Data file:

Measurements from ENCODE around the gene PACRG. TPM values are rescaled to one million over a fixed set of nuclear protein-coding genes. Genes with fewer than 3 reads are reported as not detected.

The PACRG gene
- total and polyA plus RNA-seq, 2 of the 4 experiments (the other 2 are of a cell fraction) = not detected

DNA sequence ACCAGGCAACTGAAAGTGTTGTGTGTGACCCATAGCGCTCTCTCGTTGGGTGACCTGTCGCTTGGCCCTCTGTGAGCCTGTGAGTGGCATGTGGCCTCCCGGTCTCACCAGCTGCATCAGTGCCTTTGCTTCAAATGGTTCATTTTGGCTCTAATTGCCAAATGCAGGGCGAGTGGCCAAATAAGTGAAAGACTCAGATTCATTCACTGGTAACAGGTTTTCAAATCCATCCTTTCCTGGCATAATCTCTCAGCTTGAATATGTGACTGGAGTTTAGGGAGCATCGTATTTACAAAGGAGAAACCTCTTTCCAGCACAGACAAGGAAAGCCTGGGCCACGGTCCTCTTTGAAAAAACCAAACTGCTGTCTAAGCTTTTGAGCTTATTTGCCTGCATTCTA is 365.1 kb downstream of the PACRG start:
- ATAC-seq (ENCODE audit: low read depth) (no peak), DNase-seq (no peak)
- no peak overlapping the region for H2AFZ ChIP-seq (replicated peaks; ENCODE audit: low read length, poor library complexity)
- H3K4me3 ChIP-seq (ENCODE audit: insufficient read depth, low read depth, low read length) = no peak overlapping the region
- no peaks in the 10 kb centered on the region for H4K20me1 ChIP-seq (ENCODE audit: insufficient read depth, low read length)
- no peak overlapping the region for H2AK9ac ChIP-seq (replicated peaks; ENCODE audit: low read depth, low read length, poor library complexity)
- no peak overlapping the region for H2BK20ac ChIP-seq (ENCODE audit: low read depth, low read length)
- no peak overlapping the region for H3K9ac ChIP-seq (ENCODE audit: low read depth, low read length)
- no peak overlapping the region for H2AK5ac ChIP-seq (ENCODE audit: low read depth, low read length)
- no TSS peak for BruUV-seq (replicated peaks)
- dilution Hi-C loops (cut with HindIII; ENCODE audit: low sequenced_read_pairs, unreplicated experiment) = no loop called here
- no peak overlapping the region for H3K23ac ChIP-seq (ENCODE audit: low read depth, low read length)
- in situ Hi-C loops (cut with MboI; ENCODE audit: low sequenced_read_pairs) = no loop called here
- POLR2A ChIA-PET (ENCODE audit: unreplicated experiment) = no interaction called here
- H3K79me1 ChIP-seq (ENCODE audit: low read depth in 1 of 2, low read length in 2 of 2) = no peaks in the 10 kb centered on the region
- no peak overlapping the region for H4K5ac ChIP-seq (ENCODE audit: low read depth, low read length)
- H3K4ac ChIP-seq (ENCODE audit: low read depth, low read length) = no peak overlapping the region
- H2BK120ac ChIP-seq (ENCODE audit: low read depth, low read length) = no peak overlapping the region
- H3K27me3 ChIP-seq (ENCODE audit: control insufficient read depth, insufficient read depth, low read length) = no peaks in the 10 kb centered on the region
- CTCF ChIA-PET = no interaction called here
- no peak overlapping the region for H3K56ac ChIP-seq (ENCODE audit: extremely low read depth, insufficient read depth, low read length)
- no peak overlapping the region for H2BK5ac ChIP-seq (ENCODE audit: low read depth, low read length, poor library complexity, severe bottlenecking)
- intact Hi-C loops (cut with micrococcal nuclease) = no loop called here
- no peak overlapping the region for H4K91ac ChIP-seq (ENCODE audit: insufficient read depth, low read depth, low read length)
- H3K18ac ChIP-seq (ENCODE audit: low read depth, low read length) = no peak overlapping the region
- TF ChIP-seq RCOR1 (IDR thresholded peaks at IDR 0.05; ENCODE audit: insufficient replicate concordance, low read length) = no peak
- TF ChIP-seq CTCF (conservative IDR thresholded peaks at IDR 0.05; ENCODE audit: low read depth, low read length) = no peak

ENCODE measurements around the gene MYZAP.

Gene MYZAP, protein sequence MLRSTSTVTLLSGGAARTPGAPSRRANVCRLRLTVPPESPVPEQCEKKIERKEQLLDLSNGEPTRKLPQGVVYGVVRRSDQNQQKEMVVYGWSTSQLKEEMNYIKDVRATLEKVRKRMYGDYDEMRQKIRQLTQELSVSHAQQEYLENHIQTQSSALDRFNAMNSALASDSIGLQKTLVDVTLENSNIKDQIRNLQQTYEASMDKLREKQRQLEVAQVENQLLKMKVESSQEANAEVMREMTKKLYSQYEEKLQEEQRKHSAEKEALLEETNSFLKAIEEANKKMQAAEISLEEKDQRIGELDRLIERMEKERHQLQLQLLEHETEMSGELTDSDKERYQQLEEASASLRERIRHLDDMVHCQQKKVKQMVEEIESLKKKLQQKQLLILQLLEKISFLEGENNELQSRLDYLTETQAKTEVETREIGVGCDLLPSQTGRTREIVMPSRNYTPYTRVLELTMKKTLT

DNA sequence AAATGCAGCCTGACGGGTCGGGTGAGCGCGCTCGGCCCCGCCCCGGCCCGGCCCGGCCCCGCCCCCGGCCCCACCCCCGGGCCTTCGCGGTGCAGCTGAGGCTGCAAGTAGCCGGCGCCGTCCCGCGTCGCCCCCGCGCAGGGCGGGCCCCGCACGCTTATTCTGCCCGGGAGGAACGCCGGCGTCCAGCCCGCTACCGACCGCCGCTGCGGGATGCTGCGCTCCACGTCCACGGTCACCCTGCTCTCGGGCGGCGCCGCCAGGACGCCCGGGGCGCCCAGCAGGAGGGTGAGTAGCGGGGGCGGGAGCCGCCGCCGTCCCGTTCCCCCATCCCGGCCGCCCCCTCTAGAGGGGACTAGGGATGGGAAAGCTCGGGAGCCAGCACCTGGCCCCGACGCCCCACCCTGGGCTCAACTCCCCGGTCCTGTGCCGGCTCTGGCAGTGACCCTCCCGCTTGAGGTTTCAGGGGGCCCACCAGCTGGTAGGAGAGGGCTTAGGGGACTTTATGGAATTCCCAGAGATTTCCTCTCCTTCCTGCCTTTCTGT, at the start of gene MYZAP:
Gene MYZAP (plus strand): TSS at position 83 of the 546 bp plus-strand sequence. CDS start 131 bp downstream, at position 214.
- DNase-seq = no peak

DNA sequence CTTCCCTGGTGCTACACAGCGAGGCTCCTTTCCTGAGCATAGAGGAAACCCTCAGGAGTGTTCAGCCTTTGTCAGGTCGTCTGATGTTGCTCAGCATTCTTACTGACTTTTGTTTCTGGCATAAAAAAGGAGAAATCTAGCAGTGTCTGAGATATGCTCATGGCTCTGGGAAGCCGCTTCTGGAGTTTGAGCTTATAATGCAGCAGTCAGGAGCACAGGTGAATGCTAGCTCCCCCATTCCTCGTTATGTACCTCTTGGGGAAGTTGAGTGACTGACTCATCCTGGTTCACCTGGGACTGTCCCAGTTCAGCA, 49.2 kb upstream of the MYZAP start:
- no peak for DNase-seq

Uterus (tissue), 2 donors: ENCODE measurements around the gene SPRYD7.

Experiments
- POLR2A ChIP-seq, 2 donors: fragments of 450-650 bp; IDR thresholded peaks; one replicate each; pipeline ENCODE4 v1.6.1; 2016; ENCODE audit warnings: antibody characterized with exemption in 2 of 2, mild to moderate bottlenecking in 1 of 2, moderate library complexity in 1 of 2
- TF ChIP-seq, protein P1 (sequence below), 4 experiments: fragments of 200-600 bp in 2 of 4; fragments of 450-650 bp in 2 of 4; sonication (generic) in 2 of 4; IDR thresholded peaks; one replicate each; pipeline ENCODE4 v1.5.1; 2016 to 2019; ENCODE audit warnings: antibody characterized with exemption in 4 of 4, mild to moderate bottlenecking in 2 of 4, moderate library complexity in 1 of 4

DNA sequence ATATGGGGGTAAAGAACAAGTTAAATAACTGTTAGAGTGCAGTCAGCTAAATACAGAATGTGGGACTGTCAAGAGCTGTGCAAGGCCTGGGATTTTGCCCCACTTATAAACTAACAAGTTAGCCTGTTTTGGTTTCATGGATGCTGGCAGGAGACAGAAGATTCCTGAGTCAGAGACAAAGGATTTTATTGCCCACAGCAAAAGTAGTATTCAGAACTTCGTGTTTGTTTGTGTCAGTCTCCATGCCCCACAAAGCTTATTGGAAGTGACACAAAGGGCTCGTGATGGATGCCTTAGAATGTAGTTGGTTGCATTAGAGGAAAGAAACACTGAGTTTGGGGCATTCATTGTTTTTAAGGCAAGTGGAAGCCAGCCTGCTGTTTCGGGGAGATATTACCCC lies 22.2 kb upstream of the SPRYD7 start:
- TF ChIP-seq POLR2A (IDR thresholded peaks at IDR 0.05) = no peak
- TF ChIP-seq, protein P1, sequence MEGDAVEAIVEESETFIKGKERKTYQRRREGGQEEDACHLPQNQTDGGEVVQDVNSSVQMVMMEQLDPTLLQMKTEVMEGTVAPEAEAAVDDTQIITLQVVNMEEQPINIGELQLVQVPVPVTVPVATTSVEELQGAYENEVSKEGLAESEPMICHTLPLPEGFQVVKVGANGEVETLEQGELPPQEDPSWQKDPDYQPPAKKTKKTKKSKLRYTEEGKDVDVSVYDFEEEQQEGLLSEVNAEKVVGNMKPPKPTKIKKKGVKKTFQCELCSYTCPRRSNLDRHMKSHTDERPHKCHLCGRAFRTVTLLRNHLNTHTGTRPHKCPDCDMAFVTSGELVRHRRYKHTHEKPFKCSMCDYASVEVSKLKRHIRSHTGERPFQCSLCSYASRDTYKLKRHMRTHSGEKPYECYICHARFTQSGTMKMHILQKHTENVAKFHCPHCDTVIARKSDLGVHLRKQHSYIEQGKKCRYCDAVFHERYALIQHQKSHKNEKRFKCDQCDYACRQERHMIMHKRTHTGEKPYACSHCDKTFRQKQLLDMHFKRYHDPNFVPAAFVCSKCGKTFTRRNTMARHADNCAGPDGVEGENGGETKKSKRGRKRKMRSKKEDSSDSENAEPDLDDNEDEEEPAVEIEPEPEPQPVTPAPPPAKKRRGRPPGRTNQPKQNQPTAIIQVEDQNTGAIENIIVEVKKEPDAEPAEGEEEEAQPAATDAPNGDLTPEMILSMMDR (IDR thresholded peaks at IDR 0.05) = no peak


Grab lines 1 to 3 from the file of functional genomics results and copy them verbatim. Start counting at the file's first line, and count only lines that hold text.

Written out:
Measurements from ENCODE around the gene PACRG. TPM values are rescaled to one million over a fixed set of nuclear protein-coding genes. Genes with fewer than 3 reads are reported as not detected.

The PACRG gene
- total and polyA plus RNA-seq, 2 of the 4 experiments (the other 2 are of a cell fraction) = not detected